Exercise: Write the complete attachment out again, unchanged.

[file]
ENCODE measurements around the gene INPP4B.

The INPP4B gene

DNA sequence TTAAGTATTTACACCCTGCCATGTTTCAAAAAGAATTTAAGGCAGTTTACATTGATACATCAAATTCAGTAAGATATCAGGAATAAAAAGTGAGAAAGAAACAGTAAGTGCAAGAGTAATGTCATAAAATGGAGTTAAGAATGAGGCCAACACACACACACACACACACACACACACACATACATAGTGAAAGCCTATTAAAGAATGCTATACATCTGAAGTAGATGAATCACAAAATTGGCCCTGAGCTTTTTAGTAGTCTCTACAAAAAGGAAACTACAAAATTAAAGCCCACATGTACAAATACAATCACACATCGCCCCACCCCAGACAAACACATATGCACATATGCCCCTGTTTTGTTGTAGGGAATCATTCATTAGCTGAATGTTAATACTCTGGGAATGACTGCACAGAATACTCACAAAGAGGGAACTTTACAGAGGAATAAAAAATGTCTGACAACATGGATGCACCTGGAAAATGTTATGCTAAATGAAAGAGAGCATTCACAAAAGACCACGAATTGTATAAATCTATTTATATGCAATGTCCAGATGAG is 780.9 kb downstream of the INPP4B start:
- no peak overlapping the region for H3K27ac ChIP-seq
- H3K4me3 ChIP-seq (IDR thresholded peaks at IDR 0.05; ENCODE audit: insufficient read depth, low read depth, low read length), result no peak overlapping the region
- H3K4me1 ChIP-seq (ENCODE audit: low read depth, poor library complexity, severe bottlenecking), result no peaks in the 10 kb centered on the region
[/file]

ENCODE measurements around the gene INPP4B.

The INPP4B gene

DNA sequence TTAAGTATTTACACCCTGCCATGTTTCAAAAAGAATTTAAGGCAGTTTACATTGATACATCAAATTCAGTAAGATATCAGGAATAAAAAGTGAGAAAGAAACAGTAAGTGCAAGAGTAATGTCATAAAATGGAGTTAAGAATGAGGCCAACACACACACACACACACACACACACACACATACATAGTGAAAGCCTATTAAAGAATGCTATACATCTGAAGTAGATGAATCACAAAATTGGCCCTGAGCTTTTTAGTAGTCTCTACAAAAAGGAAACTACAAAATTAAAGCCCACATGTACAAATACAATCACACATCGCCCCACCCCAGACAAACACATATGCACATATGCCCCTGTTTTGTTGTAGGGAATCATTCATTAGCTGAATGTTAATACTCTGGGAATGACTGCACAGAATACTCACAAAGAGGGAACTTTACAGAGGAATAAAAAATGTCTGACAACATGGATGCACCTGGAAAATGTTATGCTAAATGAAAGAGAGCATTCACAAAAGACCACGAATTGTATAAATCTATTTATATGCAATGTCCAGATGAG is 780.9 kb downstream of the INPP4B start:
- no peak overlapping the region for H3K27ac ChIP-seq
- H3K4me3 ChIP-seq (IDR thresholded peaks at IDR 0.05; ENCODE audit: insufficient read depth, low read depth, low read length), result no peak overlapping the region
- H3K4me1 ChIP-seq (ENCODE audit: low read depth, poor library complexity, severe bottlenecking), result no peaks in the 10 kb centered on the region